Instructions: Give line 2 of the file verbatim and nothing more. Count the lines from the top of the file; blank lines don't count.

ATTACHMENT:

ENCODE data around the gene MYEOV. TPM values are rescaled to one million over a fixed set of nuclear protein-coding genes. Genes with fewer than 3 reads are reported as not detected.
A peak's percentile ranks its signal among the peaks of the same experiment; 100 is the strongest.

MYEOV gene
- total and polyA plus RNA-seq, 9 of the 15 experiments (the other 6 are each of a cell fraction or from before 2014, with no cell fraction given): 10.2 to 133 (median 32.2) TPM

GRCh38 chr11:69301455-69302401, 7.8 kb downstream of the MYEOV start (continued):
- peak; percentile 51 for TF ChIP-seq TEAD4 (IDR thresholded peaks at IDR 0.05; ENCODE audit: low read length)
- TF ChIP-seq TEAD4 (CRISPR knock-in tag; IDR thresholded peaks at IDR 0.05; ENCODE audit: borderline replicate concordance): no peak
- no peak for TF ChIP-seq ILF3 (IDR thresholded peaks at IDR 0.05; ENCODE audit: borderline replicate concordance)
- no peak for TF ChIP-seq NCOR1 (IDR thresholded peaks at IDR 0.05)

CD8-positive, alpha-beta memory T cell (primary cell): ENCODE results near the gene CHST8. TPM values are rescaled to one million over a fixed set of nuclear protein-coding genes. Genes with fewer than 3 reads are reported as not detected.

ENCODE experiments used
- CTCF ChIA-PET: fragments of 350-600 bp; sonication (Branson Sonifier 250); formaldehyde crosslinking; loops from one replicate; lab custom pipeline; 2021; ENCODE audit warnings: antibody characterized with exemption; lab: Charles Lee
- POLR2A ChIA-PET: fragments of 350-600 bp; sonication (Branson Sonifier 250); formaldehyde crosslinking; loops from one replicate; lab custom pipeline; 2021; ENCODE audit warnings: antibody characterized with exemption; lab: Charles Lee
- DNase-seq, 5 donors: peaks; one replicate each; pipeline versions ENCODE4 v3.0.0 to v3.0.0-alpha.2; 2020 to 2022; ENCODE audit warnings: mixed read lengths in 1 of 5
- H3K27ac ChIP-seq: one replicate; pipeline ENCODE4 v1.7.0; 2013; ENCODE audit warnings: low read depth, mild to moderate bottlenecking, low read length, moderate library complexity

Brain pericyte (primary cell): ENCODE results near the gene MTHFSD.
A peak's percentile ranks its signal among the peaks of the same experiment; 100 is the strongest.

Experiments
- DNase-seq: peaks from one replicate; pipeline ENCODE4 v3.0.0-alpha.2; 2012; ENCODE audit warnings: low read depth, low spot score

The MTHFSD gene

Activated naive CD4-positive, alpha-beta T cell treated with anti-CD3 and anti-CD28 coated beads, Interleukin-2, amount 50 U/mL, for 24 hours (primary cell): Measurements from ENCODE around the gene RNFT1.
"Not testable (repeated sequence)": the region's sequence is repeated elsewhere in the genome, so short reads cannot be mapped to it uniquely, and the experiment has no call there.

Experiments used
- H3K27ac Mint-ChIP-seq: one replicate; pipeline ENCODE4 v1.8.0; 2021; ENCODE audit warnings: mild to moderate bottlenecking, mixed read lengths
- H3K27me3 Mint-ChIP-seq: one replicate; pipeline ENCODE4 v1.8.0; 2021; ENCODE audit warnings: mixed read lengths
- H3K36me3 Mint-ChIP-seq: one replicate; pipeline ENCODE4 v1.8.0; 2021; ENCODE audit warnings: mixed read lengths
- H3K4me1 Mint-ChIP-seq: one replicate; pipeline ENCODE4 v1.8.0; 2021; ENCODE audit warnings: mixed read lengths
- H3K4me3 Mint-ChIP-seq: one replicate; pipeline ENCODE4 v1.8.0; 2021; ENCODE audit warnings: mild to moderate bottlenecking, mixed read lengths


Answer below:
A peak's percentile ranks its signal among the peaks of the same experiment; 100 is the strongest.